“One never really expects that to happen …I thought it was a prank,” he told Swedish Radio.

The Nobel Foundation meanwhile posted a picture of Patapoutian next to his son Luca after hearing the happy news.

Our ability to sense heat, cold and touch is essential for survival, the Nobel Committee explained, and underpins our interaction with the world around us.

“In our daily lives we take these sensations for granted, but how are nerve impulses initiated so that temperature and pressure can be perceived? This question has been solved by this year’s Nobel Prize laureates.”

Prior to their discoveries, “our understanding of how the nervous system senses and interprets our environment still contained a fundamental unsolved question: how are temperature and mechanical stimuli converted into electrical impulses in the nervous system.”

Grocery store research

Julius, 65, was recognised for his research using capsaicin — a compound from chili peppers that induces a burning sensation — to identify which nerve sensors in the skin respond to heat.

He told Scientific American in 2019 that he got the idea to study chili peppers after a visit to the grocery store.  “I was looking at these shelves and shelves of basically chili peppers and extracts (hot sauce) and thinking, ‘This is such an important and such a fun problem to look at. I’ve really got to get serious about this’,” he said.

Patapoutian’s pioneering discovery was identifying the class of nerve sensors that respond to touch.

Julius, a professor at the University of California in San Francisco and the 12-year-younger Patapoutian, a professor at Scripps Research in California, will share the Nobel Prize cheque for 10 million Swedish kronor ($1.1 million, one million euros).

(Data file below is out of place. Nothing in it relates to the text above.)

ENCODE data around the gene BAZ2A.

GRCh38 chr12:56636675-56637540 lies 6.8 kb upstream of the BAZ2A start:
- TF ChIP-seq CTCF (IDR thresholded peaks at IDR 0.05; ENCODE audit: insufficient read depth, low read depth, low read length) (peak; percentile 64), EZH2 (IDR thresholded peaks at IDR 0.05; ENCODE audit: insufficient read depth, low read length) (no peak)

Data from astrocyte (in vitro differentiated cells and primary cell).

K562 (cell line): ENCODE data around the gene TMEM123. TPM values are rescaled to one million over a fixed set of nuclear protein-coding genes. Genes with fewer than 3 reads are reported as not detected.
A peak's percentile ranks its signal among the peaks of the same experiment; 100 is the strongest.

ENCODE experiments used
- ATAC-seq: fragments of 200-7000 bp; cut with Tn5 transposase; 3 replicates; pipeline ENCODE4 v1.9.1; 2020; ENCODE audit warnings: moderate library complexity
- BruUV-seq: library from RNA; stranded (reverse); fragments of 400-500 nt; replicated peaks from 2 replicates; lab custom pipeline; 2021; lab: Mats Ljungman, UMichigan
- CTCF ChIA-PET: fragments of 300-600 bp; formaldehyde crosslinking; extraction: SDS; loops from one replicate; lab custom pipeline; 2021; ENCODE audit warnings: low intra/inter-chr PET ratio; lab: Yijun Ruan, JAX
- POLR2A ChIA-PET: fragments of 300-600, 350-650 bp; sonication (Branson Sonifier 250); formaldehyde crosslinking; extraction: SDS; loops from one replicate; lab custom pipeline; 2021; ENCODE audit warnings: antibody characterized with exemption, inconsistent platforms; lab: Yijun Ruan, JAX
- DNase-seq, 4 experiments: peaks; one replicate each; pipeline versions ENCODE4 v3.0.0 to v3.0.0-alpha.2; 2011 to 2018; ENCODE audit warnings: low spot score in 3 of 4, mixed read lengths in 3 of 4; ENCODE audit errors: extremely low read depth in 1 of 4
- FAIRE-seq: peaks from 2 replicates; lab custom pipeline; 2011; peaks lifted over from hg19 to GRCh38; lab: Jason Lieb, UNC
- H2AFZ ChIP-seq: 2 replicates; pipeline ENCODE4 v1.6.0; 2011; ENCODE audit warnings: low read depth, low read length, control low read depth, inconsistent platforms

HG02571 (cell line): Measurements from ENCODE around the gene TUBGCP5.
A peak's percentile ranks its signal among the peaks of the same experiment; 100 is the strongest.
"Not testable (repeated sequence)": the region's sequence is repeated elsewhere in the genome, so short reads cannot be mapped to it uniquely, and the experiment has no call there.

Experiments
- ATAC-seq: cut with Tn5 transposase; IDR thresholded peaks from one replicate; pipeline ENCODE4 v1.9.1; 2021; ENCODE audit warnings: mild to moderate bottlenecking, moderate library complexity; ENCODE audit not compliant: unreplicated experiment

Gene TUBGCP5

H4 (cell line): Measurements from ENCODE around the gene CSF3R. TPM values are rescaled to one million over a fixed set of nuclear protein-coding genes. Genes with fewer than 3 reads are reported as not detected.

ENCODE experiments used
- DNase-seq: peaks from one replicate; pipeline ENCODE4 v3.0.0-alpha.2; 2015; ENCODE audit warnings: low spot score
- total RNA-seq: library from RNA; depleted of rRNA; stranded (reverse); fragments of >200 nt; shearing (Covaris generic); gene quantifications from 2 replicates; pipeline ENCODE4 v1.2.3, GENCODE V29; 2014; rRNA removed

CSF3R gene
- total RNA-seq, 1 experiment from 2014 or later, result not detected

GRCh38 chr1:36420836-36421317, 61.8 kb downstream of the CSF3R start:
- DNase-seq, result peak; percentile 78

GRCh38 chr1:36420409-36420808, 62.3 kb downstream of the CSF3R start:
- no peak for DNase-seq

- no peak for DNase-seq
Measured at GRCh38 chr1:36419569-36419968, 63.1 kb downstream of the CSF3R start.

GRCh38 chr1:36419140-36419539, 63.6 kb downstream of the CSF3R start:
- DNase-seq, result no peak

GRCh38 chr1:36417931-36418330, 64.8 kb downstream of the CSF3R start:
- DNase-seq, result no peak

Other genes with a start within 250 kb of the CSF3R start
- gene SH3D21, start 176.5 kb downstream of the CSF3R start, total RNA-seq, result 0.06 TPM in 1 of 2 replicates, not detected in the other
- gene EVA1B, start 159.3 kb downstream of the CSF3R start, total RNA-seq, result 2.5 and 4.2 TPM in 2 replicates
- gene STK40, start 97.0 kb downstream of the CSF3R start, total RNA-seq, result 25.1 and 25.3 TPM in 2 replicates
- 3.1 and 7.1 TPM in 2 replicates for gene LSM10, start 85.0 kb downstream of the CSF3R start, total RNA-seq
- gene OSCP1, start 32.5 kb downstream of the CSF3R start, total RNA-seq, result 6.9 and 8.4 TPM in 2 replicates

The pair were not among the frontrunners mentioned in the speculation ahead of the announcement.

Pioneers of messenger RNA (mRNA) technology, which paved the way for mRNA Covid vaccines, and immune system researchers had been widely tipped as favourites.

While the 2020 award was handed out in the midst of the pandemic, this is the first time the entire selection process has taken place under the shadow of Covid-19.

Last year, the award went to three virologists for the discovery of the Hepatitis C virus.

Media, Belarus opposition for Peace Prize?

The Nobel season continues on Tuesday with the award for physics and Wednesday with chemistry, followed by the much-anticipated prizes for literature on Thursday and peace on Friday before the economics prize winds things up on Monday, October 11.

For the Peace Prize on Friday, media watchdogs such as Reporters Without Borders and the Committee to Protect Journalists have been mentioned as possible winners, as has the Belarusian opposition spearheaded by Svetlana Tikhanovskaya. Also mentioned are climate campaigners such as Sweden’s Greta Thunberg and her Fridays for Future movement.

Meanwhile, for the Literature Prize on Thursday, Stockholm’s literary circles have been buzzing with the names of dozens of usual suspects.

The Swedish Academy has only chosen laureates from Europe and North America since 2012 when China’s Mo Yan won, raising speculation that it could choose to rectify that imbalance this year. A total of 95 of 117 literature laureates have come from Europe and North America.

While the names of the Nobel laureates are kept secret until the last minute, the Nobel Foundation has already announced that the glittering prize ceremony and banquet held in Stockholm in December for the science and literature laureates will not happen this year due to the pandemic.

Like last year, laureates will receive their awards in their home countries. A decision has yet to be made about the lavish Peace Prize ceremony held in Oslo on the same day.